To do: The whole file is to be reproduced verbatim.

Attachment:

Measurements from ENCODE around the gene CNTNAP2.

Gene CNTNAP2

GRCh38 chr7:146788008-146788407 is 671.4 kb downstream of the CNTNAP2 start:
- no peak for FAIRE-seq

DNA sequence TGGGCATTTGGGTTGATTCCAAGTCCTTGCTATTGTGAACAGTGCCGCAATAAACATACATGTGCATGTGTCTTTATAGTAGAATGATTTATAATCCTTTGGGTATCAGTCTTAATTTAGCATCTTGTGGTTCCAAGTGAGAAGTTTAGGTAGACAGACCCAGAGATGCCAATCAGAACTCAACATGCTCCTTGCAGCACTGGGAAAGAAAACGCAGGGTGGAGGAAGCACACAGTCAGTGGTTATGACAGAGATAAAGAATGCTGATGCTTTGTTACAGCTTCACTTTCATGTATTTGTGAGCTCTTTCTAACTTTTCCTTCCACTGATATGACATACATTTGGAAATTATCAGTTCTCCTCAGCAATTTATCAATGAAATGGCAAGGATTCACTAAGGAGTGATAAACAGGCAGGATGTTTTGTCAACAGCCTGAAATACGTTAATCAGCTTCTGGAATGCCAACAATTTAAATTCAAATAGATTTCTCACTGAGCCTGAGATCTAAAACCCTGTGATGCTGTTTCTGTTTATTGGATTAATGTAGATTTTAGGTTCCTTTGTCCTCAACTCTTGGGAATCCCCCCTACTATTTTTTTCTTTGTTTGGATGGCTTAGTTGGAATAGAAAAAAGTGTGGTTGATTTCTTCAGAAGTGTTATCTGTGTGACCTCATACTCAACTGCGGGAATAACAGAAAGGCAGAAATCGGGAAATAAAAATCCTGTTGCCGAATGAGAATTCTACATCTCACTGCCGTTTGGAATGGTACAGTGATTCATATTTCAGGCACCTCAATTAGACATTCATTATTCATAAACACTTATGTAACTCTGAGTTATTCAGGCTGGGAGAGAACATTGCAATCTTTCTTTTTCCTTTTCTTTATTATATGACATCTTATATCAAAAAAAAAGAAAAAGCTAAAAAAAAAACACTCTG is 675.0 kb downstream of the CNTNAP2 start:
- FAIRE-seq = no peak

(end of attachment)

Measurements from ENCODE around the gene CNTNAP2.

Gene CNTNAP2

GRCh38 chr7:146788008-146788407 is 671.4 kb downstream of the CNTNAP2 start:
- no peak for FAIRE-seq

DNA sequence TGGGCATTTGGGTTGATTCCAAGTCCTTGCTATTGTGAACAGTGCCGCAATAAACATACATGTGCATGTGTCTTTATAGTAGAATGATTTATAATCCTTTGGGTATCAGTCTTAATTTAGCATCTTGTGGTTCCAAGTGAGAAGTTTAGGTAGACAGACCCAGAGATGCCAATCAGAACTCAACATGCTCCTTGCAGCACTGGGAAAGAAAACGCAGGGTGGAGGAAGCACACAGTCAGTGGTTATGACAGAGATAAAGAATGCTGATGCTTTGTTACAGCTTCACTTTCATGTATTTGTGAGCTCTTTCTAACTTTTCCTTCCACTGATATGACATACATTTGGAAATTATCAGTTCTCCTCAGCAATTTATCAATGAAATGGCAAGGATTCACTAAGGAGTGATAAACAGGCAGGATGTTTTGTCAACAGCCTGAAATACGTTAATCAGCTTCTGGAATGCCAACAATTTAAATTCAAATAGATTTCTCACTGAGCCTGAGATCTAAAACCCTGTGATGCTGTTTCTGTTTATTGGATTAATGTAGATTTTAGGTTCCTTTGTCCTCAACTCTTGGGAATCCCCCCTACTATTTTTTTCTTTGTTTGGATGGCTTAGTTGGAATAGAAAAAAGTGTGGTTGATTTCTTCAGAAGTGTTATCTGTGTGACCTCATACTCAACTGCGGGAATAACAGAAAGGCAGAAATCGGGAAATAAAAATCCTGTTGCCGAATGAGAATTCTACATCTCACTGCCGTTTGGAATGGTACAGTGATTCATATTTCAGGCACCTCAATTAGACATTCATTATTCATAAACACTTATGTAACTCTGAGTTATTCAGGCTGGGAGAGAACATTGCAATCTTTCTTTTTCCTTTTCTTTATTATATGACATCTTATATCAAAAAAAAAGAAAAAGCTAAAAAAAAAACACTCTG is 675.0 kb downstream of the CNTNAP2 start:
- FAIRE-seq = no peak